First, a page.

Family members of the seven people gunned down 40 years ago on the campus of Cal State Fullerton will gather Tuesday in memory of the mass shooting victims.
The 7 p.m. candlelight vigil and memorial will be at the Cal State Fullerton Memorial Grove to remember the victims shot and killed when a gunman opened fire July 12, 1976. For the victims' families, the pain has never been far away during the past four decades.
"It's very shocking that 40 years have passed because it just seems like yesterday, really," Patricia Almazan, whose father was among the victims, told City News Service. "I know it sounds silly -- people ask me why don't you have closure -- but you can't put a time limit on grief. For some it's short, but for others it's a lifelong pain of remembering a loved one's murder."
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Graphic artist Frank Teplansky, library assistant Stephen L. Becker, Prof. Seth Fessenden, photographer Paul Herzberg, audio technician Bruce Jacobsen, and custodians Donald Karges and Deborah Paulsen also were killed in the massacre.
Edward Charles Allaway, found guilty of the shooting by reason of insanity, fired 23 rounds during the attack and remains at Patton State Hospital. The attack, which lasted about five minutes, left two others wounded.
Allaway was a janitor at the Orange County campus. He chased some of the victims, tracking them down by using elevators and stairs to move around during the rampage. Allaway fired into a graphic arts studio and library before driving to a hotel where his wife worked.
He then called police to surrender.
It was the worst mass shooting in Orange county until the 2011 shooting at a Seal Beach hair salon that killed eight people.
Almazan has been committed to making sure the shooter stays locked up because he has the legal right to petition annually for release from Patton State Hospital, where he was transferred in 1995 from Atascadero State Mental Hospital. He filed for release in 1986, 1991, 1994 and 2000. In 2001, there was a two-month trial in which he was found unfit for release.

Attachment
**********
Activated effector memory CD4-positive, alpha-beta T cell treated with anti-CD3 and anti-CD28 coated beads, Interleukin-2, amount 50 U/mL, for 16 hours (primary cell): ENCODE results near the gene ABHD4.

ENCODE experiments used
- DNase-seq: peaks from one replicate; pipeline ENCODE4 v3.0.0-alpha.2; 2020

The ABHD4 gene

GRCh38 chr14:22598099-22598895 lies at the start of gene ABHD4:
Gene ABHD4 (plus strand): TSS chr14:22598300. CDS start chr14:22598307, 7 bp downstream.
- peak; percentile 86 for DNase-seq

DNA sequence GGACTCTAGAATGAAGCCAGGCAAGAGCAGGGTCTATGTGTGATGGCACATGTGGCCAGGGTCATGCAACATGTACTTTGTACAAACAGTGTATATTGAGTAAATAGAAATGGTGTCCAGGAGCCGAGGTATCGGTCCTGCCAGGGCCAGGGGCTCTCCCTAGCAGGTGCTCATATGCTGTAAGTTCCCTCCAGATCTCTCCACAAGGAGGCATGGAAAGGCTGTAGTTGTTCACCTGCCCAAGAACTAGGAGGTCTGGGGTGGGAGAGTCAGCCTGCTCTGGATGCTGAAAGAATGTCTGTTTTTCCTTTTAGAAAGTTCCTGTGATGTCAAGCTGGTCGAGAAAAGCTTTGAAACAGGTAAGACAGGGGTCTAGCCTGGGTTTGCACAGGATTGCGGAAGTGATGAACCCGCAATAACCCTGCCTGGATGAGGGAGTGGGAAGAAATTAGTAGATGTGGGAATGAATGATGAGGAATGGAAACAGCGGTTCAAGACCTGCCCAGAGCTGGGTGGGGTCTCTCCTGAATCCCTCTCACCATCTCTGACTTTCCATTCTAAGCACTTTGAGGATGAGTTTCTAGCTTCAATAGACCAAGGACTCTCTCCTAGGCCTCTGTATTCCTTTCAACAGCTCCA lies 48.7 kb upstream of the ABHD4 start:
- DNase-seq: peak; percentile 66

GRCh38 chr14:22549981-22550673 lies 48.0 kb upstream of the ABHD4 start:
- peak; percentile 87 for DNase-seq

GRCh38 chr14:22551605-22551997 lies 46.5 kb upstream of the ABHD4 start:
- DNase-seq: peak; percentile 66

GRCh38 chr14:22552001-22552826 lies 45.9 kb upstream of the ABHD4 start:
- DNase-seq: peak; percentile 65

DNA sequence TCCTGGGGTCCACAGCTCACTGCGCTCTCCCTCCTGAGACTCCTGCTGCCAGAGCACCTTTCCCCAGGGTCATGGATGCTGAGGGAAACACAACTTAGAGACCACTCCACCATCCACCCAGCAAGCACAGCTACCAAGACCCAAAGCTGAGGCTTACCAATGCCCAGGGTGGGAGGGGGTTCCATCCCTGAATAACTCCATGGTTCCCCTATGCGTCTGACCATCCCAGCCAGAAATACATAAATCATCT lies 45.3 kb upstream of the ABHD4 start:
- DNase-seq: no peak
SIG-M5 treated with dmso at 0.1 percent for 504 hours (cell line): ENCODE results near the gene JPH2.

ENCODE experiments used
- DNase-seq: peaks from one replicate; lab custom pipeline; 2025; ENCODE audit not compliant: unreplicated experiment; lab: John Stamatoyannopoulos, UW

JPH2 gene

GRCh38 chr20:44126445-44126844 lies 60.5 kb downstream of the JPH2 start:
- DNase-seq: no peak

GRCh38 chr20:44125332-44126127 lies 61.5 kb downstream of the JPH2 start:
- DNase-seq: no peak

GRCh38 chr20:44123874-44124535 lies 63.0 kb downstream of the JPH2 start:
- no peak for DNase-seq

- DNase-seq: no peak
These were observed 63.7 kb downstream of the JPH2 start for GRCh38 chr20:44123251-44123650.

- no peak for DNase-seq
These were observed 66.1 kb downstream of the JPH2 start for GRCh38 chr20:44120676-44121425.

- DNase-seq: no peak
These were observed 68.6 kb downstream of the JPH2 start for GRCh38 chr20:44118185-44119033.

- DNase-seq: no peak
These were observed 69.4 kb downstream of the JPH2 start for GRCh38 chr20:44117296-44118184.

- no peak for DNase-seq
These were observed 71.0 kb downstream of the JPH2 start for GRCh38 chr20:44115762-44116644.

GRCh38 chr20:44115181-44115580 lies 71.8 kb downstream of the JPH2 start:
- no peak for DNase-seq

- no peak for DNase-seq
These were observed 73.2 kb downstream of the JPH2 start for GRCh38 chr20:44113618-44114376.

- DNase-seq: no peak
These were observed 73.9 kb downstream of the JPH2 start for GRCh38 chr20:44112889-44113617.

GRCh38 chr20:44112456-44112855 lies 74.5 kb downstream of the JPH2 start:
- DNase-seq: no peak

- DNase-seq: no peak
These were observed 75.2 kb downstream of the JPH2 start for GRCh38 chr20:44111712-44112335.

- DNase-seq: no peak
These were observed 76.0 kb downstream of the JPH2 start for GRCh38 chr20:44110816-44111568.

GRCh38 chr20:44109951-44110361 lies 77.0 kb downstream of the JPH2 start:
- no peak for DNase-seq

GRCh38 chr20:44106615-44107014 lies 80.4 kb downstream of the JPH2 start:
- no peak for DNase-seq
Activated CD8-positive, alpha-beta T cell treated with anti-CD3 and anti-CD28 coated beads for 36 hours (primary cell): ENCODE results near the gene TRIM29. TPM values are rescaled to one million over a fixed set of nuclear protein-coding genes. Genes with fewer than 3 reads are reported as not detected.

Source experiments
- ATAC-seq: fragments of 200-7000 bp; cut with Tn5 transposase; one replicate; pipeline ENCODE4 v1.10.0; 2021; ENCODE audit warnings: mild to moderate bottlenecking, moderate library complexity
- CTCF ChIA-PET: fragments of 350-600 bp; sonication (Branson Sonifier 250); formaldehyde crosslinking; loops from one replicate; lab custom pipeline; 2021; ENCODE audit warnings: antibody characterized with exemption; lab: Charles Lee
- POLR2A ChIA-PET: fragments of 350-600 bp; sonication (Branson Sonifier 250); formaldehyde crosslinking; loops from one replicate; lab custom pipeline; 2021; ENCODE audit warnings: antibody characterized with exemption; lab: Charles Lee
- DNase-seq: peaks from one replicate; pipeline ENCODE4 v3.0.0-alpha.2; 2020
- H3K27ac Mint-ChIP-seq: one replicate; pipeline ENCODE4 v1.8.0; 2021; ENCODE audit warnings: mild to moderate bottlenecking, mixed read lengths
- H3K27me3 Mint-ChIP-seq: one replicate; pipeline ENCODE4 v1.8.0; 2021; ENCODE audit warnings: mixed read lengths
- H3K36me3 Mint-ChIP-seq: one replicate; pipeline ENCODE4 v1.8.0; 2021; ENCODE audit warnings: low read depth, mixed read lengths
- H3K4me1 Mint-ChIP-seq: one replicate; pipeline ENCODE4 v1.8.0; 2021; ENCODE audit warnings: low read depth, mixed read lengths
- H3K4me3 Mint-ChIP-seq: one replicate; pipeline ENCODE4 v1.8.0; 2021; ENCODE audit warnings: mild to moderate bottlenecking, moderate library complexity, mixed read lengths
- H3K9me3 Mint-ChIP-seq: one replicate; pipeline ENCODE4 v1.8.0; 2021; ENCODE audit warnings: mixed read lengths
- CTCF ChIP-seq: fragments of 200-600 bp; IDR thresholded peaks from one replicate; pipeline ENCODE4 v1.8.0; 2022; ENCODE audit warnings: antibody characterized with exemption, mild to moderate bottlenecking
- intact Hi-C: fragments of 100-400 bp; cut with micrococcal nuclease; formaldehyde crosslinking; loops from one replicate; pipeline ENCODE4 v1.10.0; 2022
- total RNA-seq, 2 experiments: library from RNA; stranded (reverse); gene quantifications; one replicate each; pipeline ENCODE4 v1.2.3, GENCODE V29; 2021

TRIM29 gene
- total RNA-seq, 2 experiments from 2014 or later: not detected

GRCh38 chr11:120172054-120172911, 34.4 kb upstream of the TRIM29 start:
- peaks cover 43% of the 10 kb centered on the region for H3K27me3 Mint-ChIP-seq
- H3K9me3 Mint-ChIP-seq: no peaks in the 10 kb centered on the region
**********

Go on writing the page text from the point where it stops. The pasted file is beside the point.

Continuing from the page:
The Orange County District Attorney's office has opposed his release, arguing that he poses an unreasonable risk to public safety, if set free.
Almazan said her father has been on her mind much more of late since the deadly mass killings in Dallas and Orlando.
"You have to have that on your mind," she said. "You think, 'Are there any solutions and so forth?' So, yes, I think about it every time I see a mass shooting and it's very disturbing and very painful."
Almazan, who was 30 at the time her father was killed, said she still misses him terribly every day. She met with her father's killer in 2006.
"I was told he was dying of cancer," she said. "There's nothing I'd like to hear from him except the truth of what happened... It was a very scary time for me because he was just two feet from me across the table. When I had my questions like why did he specifically shoot my father he claimed not to remember anything. He couldn't even remember my father's name.
"It seemed very contrived and after five minutes I knew he would not do anything."